Chair of The Irish Medtech Association and S3 Connected Health CEO
Acting Irish Medtech Association Director
Ireland is one of the top locations for Medtech FDI investment in Europe and is, per capita, the greatest employer of Medtech professionals in Europe
The impacts of the changing EU regulations
Acting Irish Medtech Association Director, Nessa Fennelly, warns that changes in EU regulations could jeopardise this. “A high bar is set for manufacturers to demonstrate safety, efficacy and clinical benefit for Medtech products to get to market. This is strengthened under the EU Medical Devices Regulation. However, over the past two and a half years, while industry has been preparing for the biggest regulatory change in over two decades, policymakers have failed to ensure that the regulatory system is ready for tens of thousands of life transforming technologies to transition under the 26 May deadline.”
Fennelly adds: “The EU has historically been a location of choice for the launch of innovative medical technologies, with Ireland being chosen by many FDI multinationals as a gateway to the EU’s €115 billion market. Now, a lack of predictability under the EU regulations and increasingly favourable regulatory regimes in other markets, such as the United States, is undermining this position.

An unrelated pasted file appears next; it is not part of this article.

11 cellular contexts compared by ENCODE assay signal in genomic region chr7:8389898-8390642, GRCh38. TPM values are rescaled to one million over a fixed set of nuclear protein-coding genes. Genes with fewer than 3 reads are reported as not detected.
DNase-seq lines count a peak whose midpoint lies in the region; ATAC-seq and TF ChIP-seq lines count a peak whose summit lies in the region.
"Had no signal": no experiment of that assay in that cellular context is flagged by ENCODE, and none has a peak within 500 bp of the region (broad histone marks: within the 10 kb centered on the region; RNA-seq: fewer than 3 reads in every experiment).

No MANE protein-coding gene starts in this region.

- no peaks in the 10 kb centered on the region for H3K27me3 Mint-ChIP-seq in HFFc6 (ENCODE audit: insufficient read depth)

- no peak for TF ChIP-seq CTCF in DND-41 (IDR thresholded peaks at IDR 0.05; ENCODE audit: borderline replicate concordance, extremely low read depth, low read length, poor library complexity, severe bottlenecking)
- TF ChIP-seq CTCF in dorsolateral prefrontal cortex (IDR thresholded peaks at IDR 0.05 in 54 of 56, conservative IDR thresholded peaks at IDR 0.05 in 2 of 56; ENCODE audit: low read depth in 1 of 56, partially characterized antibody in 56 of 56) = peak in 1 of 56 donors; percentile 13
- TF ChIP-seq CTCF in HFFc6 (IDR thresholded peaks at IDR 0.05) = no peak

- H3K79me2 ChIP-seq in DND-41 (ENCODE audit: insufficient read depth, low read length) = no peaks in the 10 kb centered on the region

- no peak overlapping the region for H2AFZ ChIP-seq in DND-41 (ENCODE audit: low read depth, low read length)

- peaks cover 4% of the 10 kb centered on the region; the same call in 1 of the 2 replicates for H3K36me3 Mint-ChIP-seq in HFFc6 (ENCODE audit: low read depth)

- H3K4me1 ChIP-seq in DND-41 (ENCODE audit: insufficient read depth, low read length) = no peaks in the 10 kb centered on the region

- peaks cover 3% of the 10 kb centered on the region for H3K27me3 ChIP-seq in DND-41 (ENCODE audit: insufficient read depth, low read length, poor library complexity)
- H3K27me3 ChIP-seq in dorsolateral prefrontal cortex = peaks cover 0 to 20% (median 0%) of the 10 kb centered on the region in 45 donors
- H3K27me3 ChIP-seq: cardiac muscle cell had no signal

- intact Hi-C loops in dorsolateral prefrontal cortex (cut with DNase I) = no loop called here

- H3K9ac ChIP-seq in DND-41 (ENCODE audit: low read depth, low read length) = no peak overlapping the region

“The Irish Medtech Association is calling on the next government to work with the EU to conduct a ‘readiness check’ to identify and prioritise the main implementation challenges. Additionally, policymakers must work with the EU to maintain access to life transforming medical devices certified in the UK and avoid regulatory divergence after Brexit.”
The Government’s impact on the future of manufacturing
“Manufacturing is a vital part of the Irish economy, with major clusters in Galway, Limerick, Cork, Waterford, Sligo and Dublin. But, as we plan for the future, there is a serious gap in the Irish innovation ecosystem, which the government must address. We are calling on the government to invest ambitiously in an advanced, discrete manufacturing centre by adding €30 million to the IDA-led centre, with a well-coordinated governance structure that includes industry, to help companies take new technologies from proof of concept to commercialisation,” says John O’Brien, Chair of the Irish Medtech Association and S3 Connected Health CEO.
“For Irish manufacturers to compete, they need to embrace new technologies such as AI, data analytics and 3D printing. They must also provide access for professionals to these technologies to ensure that they are equipped to embrace industry 4.0. To help Irish people prepare for the jobs of the future, the government must foster lifelong learning by continuing to support the Irish Medtech Skillnet and ensuring the sustainability of the new manufacturing apprenticeships.”